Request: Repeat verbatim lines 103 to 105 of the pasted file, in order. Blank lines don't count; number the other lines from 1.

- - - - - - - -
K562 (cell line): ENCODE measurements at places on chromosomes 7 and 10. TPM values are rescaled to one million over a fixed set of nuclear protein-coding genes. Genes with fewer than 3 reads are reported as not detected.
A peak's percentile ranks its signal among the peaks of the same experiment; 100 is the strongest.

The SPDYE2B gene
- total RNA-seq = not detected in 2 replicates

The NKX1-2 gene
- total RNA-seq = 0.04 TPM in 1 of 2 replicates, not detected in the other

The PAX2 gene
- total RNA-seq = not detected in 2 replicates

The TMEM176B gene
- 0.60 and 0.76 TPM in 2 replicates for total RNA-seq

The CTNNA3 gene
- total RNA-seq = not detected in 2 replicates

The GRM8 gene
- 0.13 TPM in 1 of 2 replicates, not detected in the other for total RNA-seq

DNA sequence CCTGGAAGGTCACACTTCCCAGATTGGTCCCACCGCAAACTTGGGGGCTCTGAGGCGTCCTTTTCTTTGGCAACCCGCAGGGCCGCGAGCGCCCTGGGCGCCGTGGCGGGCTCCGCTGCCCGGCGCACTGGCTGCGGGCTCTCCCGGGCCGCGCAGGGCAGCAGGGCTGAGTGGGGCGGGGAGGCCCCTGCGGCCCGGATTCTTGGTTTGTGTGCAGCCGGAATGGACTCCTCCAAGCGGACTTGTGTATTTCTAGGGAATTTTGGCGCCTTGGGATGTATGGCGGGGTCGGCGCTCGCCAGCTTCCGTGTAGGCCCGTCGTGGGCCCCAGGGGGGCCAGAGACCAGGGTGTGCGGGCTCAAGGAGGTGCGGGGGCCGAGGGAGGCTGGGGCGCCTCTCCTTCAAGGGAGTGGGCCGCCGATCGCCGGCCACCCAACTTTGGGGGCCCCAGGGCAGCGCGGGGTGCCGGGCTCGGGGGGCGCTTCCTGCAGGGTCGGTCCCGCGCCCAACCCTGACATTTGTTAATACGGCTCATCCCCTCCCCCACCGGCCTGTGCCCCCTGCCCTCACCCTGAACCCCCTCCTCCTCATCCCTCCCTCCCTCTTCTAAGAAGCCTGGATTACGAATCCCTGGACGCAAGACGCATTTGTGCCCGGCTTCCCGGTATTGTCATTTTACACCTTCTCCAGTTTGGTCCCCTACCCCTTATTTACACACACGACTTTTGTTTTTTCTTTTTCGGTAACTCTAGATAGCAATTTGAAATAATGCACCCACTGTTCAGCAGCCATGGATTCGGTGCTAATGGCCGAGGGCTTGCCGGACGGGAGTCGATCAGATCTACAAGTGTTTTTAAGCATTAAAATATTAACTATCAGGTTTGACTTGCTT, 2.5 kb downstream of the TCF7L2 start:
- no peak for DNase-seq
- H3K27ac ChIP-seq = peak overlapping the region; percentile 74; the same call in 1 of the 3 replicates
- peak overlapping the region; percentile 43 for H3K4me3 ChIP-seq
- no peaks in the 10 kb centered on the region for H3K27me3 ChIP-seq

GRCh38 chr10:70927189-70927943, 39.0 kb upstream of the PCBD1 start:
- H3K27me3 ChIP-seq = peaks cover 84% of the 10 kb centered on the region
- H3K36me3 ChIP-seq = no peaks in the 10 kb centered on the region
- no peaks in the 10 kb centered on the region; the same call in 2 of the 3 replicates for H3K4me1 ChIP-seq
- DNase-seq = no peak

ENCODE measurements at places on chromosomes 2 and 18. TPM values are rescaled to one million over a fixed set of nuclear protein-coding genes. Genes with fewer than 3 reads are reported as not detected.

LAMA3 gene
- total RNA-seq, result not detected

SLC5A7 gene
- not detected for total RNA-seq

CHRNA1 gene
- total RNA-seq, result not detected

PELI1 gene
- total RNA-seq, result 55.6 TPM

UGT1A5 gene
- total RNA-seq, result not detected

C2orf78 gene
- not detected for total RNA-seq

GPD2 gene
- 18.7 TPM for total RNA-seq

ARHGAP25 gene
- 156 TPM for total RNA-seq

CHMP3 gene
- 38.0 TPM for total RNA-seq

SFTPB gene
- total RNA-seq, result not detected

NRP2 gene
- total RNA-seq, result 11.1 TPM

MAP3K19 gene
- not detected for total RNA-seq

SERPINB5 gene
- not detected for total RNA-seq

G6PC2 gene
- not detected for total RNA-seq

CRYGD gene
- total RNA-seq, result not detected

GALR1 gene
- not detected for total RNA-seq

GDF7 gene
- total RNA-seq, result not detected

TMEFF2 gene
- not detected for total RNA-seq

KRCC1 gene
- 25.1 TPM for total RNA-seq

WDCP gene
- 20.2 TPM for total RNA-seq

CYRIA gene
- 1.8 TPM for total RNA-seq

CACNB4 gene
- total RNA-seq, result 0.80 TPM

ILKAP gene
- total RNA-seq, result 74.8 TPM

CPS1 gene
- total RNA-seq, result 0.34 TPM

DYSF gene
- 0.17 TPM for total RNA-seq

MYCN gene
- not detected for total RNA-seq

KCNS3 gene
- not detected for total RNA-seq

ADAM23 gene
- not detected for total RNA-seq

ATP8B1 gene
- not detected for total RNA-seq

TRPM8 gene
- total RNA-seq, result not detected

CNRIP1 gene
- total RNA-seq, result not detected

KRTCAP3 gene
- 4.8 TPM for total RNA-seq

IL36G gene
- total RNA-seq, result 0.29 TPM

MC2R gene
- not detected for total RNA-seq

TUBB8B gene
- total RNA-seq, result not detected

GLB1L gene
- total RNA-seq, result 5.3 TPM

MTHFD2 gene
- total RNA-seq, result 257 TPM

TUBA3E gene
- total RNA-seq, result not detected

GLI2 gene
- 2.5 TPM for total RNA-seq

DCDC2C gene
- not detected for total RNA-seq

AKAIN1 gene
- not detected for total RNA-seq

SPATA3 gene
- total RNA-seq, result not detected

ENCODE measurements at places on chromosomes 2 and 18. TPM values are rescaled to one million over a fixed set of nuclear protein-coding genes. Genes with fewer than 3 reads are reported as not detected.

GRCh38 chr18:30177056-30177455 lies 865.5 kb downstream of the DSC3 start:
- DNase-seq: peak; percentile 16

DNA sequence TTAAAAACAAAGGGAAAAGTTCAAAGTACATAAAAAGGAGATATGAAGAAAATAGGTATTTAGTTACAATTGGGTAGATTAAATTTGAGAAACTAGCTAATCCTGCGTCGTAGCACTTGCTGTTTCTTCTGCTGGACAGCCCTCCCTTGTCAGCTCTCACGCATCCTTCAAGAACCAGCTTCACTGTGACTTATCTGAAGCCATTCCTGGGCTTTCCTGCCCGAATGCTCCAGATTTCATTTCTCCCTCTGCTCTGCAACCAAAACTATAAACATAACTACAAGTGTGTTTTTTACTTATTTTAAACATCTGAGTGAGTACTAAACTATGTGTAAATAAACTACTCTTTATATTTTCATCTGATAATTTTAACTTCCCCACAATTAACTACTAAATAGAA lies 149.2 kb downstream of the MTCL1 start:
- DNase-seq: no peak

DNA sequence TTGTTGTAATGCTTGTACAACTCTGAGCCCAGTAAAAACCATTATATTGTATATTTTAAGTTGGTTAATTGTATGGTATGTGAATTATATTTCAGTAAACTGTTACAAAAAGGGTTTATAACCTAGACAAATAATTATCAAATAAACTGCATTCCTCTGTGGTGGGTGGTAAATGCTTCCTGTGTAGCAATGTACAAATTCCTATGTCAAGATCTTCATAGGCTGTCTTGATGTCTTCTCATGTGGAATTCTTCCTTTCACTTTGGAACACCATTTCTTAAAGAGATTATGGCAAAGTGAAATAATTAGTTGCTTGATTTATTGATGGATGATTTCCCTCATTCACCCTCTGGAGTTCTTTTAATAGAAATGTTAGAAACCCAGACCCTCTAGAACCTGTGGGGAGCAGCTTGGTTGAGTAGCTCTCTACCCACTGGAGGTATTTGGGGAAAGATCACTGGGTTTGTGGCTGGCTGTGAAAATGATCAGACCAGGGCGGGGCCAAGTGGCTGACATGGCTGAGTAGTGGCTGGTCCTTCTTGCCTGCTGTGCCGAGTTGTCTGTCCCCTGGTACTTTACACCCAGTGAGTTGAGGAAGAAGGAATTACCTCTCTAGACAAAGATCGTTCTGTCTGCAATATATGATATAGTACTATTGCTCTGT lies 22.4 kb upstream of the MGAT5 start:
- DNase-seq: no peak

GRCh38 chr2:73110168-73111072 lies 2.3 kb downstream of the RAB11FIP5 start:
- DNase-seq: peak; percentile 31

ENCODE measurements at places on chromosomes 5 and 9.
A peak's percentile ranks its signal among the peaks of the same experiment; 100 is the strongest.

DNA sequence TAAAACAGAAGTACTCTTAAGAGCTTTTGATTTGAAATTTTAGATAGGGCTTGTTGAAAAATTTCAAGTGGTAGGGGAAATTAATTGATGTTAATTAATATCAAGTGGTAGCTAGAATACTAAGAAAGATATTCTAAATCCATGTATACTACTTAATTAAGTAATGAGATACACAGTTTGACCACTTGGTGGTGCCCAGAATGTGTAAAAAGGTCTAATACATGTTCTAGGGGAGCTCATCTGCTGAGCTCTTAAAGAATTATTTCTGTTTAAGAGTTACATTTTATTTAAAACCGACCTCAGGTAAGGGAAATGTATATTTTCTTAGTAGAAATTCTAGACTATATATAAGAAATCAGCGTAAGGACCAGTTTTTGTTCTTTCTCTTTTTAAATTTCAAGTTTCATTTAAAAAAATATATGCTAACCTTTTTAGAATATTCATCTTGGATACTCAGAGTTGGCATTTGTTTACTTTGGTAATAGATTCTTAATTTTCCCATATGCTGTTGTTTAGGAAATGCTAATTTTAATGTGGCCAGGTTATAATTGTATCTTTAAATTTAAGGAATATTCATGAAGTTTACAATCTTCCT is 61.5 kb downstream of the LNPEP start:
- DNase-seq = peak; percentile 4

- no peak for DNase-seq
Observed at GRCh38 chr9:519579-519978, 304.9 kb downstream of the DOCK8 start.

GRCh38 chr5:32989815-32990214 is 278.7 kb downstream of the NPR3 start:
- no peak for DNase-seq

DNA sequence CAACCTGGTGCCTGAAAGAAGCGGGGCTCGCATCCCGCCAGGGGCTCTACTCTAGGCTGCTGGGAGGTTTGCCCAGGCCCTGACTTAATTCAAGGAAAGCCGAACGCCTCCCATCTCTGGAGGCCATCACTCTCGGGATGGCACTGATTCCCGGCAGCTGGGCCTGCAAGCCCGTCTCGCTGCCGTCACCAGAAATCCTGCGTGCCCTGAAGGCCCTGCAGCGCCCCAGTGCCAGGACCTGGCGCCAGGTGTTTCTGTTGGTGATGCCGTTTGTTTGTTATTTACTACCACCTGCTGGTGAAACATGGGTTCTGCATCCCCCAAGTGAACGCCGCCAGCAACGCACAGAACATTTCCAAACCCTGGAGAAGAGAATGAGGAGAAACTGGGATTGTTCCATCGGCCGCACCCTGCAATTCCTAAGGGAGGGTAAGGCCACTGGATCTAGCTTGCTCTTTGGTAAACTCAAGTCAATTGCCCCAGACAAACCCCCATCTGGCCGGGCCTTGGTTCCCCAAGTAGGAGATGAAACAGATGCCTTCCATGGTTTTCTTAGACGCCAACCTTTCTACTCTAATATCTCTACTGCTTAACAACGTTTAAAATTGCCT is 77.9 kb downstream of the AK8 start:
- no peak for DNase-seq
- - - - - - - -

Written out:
- 2.5 TPM for total RNA-seq

DCDC2C gene
- not detected for total RNA-seq